• Longer-acting antihistamines cause less drowsiness and can be equally effective, and usually do not interfere with learning. These medications include fexofenadine (Allegra), cetirizine (Zyrtec), and loratadine (Claritin).
  • For people with symptoms not relieved by antihistamines alone, nasal corticosteroid sprays are very effective and safe. These prescription medications include fluticasone (Flonase), mometasone (Nasonex), and triamcinolone (Nasacort AQ).
  • Decongestants may also be helpful in reducing symptoms such as nasal congestion, but should not be used for long periods.
  • Cromolyn sodium is available as a nasal spray (Nasalcrom) for treating hay fever. Eye drop versions of cromolyn sodium and antihistamines are available for itchy, bloodshot eyes.

Allergy shots (immunotherapy) are occasionally recommended if the allergen cannot be avoided and symptoms are hard to control. It includes regular injections of the allergen, given in increasing doses (each dose is slightly larger than the previous dose) that may help the body adjust to the antigen.

Symptoms may sometimes be prevented by avoiding known allergens. Most trees produce pollen in the spring, grasses and flowers usually produce pollen during the summer, and ragweed and other late-blooming plants produce pollen during late summer and early autumn. During the pollen-producing times (pollen season), people with hay fever should remain indoors in an air conditioned-atmosphere whenever possible. For people that are sensitive to certain indoor allergens, dust mite covers for mattresses and pillowcases are recommended, as well as avoidance of culprit pets or other triggers.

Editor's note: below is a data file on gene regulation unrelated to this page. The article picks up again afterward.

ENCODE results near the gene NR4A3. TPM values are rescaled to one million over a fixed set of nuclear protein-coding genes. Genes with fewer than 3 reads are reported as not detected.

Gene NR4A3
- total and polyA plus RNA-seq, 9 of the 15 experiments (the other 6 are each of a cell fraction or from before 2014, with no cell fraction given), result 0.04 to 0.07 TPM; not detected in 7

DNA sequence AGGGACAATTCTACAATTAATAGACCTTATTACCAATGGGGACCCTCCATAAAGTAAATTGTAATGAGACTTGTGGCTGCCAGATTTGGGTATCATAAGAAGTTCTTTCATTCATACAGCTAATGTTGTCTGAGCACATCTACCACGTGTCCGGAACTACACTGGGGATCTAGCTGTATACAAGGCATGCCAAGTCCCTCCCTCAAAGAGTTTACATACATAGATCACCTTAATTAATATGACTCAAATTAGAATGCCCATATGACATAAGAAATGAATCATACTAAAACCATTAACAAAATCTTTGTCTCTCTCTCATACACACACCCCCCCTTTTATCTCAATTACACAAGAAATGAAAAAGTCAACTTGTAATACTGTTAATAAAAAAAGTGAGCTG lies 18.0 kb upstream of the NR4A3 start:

American Academy of Allergy, Asthma & Immunology (AAAAI). The Allergy Report: Science Based Findings on the Diagnosis & Treatment of Allergic Disorders, 1996-2001. Milwaukee, Wis: American Academy of Allergy, Asthma & Immunology (AAAAI); 2001. (2007 updated version available online at

Spector SL, Nicklas RA, Chapman JA, et al. Symptom severity assessment of allergic rhinitis: part 1. Ann Allergy Asthma Immunol. 2003 Aug;91(2):105-14.


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Review Date: 5/16/2007

Reviewed By: Alan Greene, M.D., F.A.A.P., Department of Pediatrics, Packard Children's Hospital, Stanford University School of Medicine; Chief Medical Officer, A.D.A.M., Inc.

The information provided herein should not be used during any medical emergency or for the diagnosis or treatment of any medical condition. A licensed medical professional should be consulted for diagnosis and treatment of any and all medical conditions. Call 911 for all medical emergencies. Links to other sites are provided for information only -- they do not constitute endorsements of those other sites. © 1997- A.D.A.M., Inc. Any duplication or distribution of the information contained herein is strictly prohibited.